TABLE GAME REVIEW: Ticket to Ride

We seem to be living through a Golden Age for board games in terms of profile, accessibility and sheer volume of releases. Many of us grew up in households with old favorites like Monopoly, or Cluedo, and these are still staples, but from light, cross-generational game to hardcore epics, there has probably never been a time with more, and better games available to players of all stripes. One of the common gateway games for this new generation of plenty is Days of Wonder’s Ticket to Ride, a game of building railways across America with tiny plastic trains.

Ticket to Ride is a cross-country train adventure in which players collect and play matching train cards to claim railway routes connecting cities throughout North America. The longer the routes, the more points they earn. Additional points come to those who can fulfill their Destination Tickets by connecting two distant cities, and to the player who builds the longest continuous railway.

In a strange way, Ticket to Ride is a game you play on your own, alongside other players whose presence is felt mainly by the narrowing of your options as they play their own parallel game. How it works in this. You have a supply of trains, and a board which shows a lot of potential routes you can fill up with those trains. To fill a route, you need to play a number of cards from your hand that match the colour and length of the route you want, and each route scores you points. You also have “Tickets”, long, multi-route chains between desinations that earn you lots of points if you complete, and cost you points if you don’t. Each turn you can draw a card or two, play a route, to choose more tickets. And thats it.

tt_usa_img1As you can see there isn’t much in the way of direct interaction between players, no trading, and nothing like combat. However, as the game goes on, and the board starts to fill up with taken routes, getting from location to location can start to get a little hairy, and as the game end creeps nearer, and your pool of trains to play gets smaller, other peoples actions on the board become more and more critical. This lack of direct conflict also means its a great game for beginners, and there isn’t really much advantage to giving poor advice, and you could in theory play with completely open card hands to help out younger players.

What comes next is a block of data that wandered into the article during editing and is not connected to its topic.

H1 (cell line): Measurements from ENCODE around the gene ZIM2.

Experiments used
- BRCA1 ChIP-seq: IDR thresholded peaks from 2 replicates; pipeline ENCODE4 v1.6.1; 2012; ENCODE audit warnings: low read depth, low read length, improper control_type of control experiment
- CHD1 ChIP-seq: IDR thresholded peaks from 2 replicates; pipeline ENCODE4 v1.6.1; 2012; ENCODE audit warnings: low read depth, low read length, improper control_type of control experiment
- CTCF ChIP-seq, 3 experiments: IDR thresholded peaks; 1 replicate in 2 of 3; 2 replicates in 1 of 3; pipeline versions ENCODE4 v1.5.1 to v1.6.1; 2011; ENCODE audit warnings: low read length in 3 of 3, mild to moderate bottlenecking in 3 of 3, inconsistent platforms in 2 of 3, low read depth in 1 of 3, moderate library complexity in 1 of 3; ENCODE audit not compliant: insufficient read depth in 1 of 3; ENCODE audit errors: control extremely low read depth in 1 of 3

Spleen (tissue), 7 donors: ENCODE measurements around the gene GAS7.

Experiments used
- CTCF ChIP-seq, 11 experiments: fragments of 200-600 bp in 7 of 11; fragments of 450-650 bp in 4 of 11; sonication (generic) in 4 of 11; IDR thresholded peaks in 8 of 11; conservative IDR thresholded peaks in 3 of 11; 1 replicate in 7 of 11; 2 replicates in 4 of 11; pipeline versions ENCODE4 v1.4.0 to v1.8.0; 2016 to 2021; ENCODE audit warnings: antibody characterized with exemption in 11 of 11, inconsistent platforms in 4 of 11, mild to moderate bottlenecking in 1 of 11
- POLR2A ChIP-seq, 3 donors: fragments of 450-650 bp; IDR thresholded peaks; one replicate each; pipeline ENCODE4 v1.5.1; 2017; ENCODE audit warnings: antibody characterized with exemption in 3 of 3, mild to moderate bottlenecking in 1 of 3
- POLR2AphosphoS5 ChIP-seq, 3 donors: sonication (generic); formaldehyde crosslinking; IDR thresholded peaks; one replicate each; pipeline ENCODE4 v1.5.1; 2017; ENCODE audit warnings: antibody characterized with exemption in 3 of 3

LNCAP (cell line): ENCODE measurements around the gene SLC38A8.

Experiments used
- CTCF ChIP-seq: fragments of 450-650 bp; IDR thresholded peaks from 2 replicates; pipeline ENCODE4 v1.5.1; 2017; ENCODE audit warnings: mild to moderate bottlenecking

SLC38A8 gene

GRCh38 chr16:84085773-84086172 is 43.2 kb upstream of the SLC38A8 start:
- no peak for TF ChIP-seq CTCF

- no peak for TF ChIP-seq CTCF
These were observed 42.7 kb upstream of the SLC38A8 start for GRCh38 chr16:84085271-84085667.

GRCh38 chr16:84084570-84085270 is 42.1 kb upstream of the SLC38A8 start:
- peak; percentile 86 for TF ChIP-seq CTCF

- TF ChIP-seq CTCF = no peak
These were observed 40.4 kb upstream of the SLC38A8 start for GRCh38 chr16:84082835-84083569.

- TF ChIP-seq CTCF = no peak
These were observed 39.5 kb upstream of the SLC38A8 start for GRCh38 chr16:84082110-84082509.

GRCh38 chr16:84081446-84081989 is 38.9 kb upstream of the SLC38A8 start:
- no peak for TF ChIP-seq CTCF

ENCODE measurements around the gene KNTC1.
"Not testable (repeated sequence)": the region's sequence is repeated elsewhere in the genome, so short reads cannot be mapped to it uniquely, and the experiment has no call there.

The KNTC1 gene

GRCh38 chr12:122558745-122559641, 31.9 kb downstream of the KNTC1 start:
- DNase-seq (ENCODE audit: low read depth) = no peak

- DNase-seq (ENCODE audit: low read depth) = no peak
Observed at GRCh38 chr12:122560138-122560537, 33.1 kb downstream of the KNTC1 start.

A full game of Ticket to Ride will take a couple of hours at most, even with relatively inexperienced players. The turns rattle around quickly, so the pacing is excellent and you’re rarely waiting for things to happen. You find yourself always planning, always looking ahead to where you need to building next, and always trying to work out where other players may be competing with you. You don’t earn points until the end of the game, so even trying to work out who is in the strongest position can involve a lot of guesswork. It keeps interest right up to the final count, and you’d have to be really, really unlucky to be “locked out” of at least being competitive.

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The default version of the game is set around building Railways (sorry, RailRoads) across North America, but the success of Ticket to Ride meant it didn’t stop there. A Europe edition has a different board, and also tunnels and ferrys (which are harder to build) and Stations (which allow you to “borrow” routes for the purposes of completing Tickets) that mix up the gameplay. There is a German edition, and board expansion for Asia, Africa, India and The Netherlands (for some reason). There is even a version that adds an alien and a dinosaur that rampage around the board, if you like that sort of thing.

Ticket to Ride is one of the classic modern board games and rightly so. It’s fun, quick and intuitive, and plays for any age range from about 8 upwards. Its the sort of game that if you fancy yourself as any sort of Board Gamer you should have played, if not own.

ticket-to-ride-board-game

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Rating: 5/5

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